What is the energy price cap?
The ‘default tariff cap’ – widely called the energy price cap – determines the maximum price per unit customers can pay for gas and electricity per year. It applies to customers on ‘variable’ or ‘default’ tariffs – where rates fluctuate in response to market forces and was originally introduced in 2019 to protect consumers who did not change to cheaper offers or were unable to switch.
The cap is usually updated every six months (though recently it has been every three months due to rapid cost increases), based on the UK energy regulator Ofgem’s estimates of the costs faced by energy suppliers, and allows for some supplier profit. The cap only limits the price charged per unit of energy, not the overall bill a customer pays, which depends on overall use.
Ofgem expresses the cap in terms of the annual cost for a household with typical energy usage. The cap remained stable for a long time before rising sharply from £1,277 per year in October 2021 to £4,279 per year in January 2023 before falling to £3,280 per year in April 2023, due to a drop in global energy costs. Ofgem has now reduced the cap for typical energy use to £2,074 per year for July to September. And the cap has now fallen to £1,923 per year for October to December.
When the Ofgem price cap rose significantly in October 2022, the government announced two packages to help households pay for rising energy bills: the Energy Price Guarantee (EPG) and the Energy Bills Support Scheme (EBSS).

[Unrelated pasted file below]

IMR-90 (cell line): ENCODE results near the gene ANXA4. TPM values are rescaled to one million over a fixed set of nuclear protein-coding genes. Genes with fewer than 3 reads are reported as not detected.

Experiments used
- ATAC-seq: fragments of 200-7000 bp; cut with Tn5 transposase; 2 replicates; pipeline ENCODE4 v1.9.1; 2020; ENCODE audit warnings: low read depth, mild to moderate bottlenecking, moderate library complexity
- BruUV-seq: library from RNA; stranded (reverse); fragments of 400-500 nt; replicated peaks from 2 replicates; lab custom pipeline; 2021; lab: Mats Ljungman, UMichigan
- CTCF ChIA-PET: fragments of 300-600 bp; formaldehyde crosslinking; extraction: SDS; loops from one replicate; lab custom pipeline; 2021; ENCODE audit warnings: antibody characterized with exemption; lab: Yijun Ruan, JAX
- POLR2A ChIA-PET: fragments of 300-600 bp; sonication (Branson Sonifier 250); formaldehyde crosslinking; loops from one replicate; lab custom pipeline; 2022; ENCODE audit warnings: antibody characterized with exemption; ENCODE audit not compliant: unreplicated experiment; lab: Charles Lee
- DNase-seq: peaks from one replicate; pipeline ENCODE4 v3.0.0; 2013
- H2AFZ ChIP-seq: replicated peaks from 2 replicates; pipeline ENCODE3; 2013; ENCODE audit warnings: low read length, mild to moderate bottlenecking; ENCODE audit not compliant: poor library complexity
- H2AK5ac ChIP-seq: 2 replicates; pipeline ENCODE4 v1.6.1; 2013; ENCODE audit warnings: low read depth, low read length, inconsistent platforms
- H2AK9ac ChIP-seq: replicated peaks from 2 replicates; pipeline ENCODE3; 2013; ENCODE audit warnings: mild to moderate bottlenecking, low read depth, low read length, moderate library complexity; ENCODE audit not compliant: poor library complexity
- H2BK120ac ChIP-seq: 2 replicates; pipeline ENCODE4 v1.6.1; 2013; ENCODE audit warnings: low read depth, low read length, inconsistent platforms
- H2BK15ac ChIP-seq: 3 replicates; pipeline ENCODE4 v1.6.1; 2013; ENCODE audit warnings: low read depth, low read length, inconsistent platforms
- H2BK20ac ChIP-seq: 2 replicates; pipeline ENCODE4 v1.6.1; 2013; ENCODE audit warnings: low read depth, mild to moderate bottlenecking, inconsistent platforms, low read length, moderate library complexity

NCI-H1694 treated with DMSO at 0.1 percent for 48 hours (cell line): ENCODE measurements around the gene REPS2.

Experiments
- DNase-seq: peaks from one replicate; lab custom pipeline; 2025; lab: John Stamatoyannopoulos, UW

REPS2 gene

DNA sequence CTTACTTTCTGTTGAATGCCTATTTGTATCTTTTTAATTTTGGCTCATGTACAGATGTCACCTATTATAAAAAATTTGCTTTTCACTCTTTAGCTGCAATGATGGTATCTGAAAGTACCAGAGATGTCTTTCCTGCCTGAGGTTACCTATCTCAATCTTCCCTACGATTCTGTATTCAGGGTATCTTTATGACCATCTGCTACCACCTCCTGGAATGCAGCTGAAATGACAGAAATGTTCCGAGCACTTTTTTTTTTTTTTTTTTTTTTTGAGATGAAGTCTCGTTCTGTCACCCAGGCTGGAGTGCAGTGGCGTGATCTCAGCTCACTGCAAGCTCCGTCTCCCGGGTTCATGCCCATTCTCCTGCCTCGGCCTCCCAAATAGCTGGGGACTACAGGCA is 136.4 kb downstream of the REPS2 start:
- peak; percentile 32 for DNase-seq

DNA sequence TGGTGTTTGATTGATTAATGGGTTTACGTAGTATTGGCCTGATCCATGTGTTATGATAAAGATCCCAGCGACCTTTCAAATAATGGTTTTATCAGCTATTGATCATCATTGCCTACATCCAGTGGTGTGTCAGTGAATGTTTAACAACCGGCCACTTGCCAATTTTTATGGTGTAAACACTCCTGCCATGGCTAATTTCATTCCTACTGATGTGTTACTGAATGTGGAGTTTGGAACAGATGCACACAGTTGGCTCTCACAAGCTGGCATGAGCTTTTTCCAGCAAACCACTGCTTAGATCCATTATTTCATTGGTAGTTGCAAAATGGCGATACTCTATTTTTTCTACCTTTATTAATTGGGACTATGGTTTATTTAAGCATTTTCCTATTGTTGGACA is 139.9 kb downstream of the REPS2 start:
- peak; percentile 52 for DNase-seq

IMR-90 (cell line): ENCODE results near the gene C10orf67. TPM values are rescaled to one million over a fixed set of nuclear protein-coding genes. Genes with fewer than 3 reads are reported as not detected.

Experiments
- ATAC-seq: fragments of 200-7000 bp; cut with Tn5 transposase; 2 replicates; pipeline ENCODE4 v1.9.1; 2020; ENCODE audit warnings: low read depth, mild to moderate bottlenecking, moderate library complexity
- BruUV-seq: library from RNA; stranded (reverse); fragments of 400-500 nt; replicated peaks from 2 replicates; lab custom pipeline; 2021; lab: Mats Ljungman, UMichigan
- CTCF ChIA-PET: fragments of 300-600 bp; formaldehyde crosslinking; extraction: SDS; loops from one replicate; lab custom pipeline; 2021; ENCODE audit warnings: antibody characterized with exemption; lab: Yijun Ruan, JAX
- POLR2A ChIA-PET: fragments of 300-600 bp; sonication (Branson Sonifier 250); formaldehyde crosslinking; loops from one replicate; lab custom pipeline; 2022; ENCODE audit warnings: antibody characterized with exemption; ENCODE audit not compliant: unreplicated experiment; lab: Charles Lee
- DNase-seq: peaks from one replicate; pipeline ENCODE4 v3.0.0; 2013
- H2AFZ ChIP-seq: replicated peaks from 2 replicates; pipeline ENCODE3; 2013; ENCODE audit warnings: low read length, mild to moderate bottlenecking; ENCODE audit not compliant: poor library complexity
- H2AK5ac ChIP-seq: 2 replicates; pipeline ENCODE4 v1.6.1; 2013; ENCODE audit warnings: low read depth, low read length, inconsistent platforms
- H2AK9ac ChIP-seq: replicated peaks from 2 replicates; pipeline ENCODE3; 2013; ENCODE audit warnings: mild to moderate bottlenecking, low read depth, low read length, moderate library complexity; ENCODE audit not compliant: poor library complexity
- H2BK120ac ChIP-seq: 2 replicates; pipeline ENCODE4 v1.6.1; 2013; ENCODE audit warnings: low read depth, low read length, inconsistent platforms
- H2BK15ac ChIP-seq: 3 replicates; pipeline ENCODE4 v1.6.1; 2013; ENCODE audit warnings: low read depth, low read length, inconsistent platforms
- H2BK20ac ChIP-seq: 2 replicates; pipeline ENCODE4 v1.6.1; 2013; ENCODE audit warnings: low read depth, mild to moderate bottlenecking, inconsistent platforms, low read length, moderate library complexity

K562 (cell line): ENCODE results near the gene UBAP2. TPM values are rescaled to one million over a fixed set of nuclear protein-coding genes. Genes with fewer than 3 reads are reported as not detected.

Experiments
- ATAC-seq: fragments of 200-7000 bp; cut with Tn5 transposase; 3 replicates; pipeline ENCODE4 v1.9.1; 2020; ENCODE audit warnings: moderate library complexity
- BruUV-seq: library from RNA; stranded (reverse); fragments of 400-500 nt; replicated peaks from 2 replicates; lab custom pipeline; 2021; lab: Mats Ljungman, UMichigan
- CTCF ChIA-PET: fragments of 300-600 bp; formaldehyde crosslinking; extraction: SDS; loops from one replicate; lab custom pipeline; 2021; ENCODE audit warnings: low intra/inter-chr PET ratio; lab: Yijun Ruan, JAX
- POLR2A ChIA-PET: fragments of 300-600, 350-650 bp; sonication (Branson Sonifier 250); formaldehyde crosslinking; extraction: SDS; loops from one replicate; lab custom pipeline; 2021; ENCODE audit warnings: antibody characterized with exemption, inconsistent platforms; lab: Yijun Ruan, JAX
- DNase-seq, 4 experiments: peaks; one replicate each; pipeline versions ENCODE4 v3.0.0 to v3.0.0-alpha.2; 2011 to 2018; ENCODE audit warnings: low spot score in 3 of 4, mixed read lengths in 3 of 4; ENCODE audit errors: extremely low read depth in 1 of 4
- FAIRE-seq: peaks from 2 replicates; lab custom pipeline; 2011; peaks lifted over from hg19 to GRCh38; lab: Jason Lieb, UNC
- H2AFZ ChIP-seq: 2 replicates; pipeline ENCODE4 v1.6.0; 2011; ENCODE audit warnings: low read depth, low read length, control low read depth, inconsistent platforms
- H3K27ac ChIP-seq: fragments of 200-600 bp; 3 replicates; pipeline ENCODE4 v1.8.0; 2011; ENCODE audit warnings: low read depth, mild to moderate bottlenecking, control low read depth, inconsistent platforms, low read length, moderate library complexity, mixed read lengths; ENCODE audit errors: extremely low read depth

The EPG capped the amount that households had to pay per unit of gas or electricity from October 2022 to June 2023. The EPG effectively limited the average household bill to around £2,500.
The EBSS was a £400 rebate given to all UK households to help with their energy bills over the winter (October 2022-March 2023).
The EPG ended on 1 July 2023. However, now that Ofgem’s price cap has fallen below £2,500 per year, the government’s EPG would be redundant.
The EBSS ended as planned but was replaced with more targeted support for certain groups, including: £900 to households on means-tested benefits; £300 for pensioners; and £150 to those receiving non-means tested disability benefits. These will still be handed out as planned.
There were several reasons for the dramatic price increases last year. First, wholesale energy prices increased significantly from mid-2021 (meaning energy suppliers had to pay more to buy gas and electricity). This was due to growing global demand post-lockdown and other supply issues relating to gas in particular. Russia’s invasion of Ukraine then inflated prices much further as Russia cut gas supplies to European countries, who are themselves trying to reduce their reliance on Russian gas.
Energy prices are dropping due to falling wholesale energy costs. This is a result of European countries successfully sourcing alternative supplies of gas from around the world and also increasing their gas storage.